News and Events
The Elements of an Effective Compliance Program, Part IPublished: Feb. 7, 2023
Welcome back to the “What is Compliance?” article series, where we discuss the who, what, when, where, why and how of the Methodist Health System Compliance Department. Earlier articles discussed our compliance program at a high level and our Code of Conduct. This and future articles will touch on hot-button compliance issues and other compliance-related topics.
Now that we have reviewed the Code of Conduct, we can begin to explore the seven elements of effective compliance programs that have been identified by the Office of Inspector General. We’ll cover the first four of elements now, and we’ll be back with Part II to cover the remaining three elements.
1. Standards, Policies, and Procedures
This element is all about documenting both what we should do and what we will do. Policies, along with the Code of Conduct, set the foundation of the compliance program by clearly stating that we, as individuals and as an organization, will do what is right, and then they describe how we will do that. Policies require careful attention in drafting, and they must be maintained and updated to reflect current practices and current laws. That is a task for all Methodist leaders, but the Compliance Department can help you along the way. Whether you need help understanding a policy, writing a new policy or updating an old policy, you can always reach out to the team for assistance.
2. Compliance Program Oversight
Compliance program oversight is accomplished by the Compliance Department and Methodist’s compliance committees. The Compliance Department consists of Jen Anderson, chief compliance officer; Joe Tweedt and Jen Woods, compliance specialists; and Shari Flowers, vice president of compliance. There are five compliance committees: Corporate Compliance, Hospital Compliance, Post-Acute Compliance, Revenue Cycle Compliance and Therapy Compliance. These committees meet regularly to monitor, discuss and manage potential compliance issues. Additionally, the Audit and Compliance Committee of the Nebraska Methodist Health System Board of Directors has been delegated oversight of the Corporate Compliance Program.
3. Training and Education
It’s important to understand that compliance training isn’t someone from the Compliance Department dropping in to tell you how to do your job; it’s about learning and understanding the complexities of the legal and regulatory landscape of health care. One of the biggest ways the Compliance Department serves you, and all of Methodist, is by figuring out how to most easily and effectively follow the many laws, rules and regulations that affect all of our jobs. You’re busy enough helping patients and their families, so you can rely on the Compliance Department to help figure out any ethics or compliance issues that come up. In addition to leading regular (and required) training sessions, we’re available to provide other requested training sessions to your team, department or even individual staff members.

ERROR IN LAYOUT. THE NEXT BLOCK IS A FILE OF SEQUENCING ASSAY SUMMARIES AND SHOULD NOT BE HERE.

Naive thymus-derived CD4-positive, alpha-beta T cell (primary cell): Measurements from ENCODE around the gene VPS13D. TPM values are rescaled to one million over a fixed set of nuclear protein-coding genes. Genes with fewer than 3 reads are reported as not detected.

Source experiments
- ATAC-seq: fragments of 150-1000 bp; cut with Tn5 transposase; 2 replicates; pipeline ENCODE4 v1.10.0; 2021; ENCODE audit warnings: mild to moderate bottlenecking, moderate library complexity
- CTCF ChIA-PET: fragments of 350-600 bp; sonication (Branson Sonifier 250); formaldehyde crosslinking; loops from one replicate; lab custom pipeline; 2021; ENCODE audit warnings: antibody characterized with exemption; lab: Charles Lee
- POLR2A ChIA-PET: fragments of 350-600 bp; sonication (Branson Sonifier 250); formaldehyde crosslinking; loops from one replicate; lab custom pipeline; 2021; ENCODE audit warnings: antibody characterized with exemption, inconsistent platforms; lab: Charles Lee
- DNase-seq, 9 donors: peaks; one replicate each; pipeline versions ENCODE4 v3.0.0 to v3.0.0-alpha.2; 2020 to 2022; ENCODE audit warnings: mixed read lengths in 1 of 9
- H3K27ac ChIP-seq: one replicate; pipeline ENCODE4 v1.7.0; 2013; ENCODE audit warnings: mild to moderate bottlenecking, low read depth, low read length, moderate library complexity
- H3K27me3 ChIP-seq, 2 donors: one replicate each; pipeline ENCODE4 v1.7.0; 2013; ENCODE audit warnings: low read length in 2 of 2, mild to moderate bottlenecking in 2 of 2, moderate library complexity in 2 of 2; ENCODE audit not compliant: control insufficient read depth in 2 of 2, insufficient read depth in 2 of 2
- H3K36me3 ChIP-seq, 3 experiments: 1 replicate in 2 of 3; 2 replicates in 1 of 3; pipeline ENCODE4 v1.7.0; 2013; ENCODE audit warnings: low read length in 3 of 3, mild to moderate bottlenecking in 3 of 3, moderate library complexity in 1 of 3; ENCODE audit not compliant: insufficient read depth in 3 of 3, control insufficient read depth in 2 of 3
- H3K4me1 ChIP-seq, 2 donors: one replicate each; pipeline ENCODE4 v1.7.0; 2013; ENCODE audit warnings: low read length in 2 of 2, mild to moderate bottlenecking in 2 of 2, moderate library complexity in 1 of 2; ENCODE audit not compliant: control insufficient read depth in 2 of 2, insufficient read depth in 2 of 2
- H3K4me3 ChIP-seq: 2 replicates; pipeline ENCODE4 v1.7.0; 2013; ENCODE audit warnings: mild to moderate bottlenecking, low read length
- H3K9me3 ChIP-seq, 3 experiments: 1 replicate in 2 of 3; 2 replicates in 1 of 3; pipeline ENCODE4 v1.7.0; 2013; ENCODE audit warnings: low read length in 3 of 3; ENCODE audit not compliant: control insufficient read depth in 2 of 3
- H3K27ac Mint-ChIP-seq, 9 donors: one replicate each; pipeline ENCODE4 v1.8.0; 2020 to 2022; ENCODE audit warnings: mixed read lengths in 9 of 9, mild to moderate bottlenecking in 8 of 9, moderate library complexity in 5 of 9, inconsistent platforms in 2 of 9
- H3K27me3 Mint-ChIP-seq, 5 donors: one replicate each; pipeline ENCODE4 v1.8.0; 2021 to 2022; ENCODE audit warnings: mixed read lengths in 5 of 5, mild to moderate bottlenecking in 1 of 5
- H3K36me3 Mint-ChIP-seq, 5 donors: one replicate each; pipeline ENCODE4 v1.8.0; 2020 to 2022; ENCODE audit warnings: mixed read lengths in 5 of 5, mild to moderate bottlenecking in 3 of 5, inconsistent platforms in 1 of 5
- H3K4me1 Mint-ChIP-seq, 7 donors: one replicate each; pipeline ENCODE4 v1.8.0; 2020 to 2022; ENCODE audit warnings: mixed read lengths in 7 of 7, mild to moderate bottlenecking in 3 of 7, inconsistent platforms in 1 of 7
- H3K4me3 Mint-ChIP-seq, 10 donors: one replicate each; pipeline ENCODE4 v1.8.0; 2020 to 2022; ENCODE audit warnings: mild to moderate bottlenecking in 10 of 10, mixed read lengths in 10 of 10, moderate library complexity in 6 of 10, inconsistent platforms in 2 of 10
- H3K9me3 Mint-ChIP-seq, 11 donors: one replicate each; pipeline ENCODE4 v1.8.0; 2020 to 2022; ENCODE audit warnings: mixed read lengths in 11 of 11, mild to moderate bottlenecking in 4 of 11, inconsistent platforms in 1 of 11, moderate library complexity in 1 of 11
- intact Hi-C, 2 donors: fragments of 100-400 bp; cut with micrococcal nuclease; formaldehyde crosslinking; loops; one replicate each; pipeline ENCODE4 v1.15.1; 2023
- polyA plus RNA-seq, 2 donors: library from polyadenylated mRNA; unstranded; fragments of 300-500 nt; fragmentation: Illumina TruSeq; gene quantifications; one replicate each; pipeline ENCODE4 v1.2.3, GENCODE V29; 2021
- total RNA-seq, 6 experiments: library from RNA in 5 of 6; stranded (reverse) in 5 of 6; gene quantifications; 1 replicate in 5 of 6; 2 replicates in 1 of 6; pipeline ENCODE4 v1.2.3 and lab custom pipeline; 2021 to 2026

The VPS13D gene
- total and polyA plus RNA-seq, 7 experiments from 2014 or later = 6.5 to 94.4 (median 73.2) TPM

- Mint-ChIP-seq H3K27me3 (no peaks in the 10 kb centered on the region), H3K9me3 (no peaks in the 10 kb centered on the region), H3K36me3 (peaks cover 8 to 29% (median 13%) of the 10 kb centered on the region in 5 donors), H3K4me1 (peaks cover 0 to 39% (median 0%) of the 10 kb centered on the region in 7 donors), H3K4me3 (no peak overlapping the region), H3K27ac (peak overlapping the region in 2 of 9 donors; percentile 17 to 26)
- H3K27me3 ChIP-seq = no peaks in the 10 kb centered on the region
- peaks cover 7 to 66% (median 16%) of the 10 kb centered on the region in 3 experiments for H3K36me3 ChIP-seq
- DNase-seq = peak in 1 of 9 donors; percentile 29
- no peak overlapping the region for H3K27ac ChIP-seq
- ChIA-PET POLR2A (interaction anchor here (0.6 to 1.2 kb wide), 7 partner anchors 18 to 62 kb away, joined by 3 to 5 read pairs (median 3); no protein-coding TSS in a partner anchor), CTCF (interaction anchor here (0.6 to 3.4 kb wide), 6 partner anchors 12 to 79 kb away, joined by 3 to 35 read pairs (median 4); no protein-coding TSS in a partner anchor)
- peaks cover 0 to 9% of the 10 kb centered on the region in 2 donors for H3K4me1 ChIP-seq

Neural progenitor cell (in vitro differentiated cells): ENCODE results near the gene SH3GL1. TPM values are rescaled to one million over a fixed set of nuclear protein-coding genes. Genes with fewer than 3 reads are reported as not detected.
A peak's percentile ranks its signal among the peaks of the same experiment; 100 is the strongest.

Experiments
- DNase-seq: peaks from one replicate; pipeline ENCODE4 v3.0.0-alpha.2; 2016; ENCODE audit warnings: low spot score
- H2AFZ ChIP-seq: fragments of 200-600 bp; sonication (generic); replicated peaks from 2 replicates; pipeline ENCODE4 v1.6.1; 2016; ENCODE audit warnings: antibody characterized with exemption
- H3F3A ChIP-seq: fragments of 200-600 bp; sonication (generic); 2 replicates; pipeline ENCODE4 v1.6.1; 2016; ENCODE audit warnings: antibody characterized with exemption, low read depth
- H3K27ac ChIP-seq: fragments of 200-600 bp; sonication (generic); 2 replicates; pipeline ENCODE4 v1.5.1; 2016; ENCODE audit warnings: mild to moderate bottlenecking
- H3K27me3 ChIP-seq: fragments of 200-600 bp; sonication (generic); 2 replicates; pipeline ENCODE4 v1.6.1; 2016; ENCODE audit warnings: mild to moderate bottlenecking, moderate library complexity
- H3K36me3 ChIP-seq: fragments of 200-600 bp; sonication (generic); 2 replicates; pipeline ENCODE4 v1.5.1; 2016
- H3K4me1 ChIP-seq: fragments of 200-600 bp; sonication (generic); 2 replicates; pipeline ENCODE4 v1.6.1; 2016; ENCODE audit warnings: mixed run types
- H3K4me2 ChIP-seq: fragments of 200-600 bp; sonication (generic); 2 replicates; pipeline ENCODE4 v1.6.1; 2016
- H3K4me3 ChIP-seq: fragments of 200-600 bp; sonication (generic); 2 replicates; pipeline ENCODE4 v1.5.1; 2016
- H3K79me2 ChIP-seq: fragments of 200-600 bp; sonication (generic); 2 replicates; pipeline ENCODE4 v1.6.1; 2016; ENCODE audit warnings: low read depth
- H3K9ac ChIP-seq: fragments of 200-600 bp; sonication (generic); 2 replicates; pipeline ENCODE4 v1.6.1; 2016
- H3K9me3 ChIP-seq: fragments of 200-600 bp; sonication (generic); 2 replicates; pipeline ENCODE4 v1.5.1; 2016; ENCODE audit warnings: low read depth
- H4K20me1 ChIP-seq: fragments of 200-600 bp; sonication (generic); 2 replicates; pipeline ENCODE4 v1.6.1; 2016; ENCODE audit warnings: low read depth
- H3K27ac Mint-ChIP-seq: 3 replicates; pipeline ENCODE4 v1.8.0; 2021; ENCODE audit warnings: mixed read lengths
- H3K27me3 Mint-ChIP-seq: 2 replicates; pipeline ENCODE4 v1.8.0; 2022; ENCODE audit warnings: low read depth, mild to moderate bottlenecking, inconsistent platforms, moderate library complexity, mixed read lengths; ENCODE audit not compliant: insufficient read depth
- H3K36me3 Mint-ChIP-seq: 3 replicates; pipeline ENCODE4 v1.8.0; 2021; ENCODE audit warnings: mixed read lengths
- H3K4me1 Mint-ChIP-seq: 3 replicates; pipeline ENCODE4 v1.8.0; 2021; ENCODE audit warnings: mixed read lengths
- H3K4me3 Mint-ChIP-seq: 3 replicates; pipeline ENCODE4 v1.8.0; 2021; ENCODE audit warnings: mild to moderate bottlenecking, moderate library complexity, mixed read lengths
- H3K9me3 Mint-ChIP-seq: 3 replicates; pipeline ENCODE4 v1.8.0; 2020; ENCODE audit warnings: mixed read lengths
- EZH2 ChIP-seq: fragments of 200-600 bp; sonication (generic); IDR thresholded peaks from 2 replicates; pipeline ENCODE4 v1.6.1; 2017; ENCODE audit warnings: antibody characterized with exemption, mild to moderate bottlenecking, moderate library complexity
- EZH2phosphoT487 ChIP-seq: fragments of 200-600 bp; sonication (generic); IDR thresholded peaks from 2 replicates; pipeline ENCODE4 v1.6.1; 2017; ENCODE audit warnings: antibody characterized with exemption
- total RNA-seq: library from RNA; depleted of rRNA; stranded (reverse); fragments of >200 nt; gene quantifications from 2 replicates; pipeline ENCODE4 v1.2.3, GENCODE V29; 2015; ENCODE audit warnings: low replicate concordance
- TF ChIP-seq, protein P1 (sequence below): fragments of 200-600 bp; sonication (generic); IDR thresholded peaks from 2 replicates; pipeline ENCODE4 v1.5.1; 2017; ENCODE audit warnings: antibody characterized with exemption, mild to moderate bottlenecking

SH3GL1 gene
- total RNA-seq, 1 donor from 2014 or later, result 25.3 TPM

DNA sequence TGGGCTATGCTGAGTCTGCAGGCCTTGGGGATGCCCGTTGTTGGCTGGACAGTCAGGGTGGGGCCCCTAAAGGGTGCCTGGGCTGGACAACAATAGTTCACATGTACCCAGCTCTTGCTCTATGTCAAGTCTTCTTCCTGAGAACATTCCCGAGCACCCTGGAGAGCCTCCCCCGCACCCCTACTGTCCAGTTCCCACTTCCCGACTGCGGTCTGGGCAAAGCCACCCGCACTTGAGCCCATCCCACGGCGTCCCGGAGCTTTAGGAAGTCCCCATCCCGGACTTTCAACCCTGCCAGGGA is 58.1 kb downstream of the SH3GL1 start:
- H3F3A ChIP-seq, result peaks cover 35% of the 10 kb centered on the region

4. Open Communication and Reporting Systems
We have previously touched on how to communicate directly with the Compliance Department – our contact information can be found on the Compliance Intranet page – but that’s not the only way to report compliance or ethics concerns. If you’re more comfortable speaking with someone you know, you can report any issues or concerns to your manager or their superiors. They will then be responsible for passing along the compliance concern to us for handling and resolution. We have a strict policy against retaliation and retribution for reporting of concerns to help everyone feel safe when making a good faith report. If you think you have been subjected to retaliation, or if you see it happen to someone else, that’s a separately reportable compliance issue that we need to know about so we can make sure it stops and doesn’t happen again. We also have a confidential hotline where you can make reports. The hotline can be reached at (877) 640-0005 (English) or (800) 216-1288 (Spanish), or you can make an online report at www.lighthouse-services.com/nmhs. The hotline is handled by a third-party company called Lighthouse, and you can choose to make your report anonymously. Whether you report to the hotline, your manager or directly to the Compliance Department, we’ll always do our best to maintain confidentiality and your privacy.
We’ll be back with Part II of “The Elements of an Effective Compliance Program” to cover the remaining three elements, but, as always, please reach out with any compliance or ethics issues. If you’re unsure if something is an issue, we still want to hear about it, and we’ll investigate further as needed. We’re always here to help.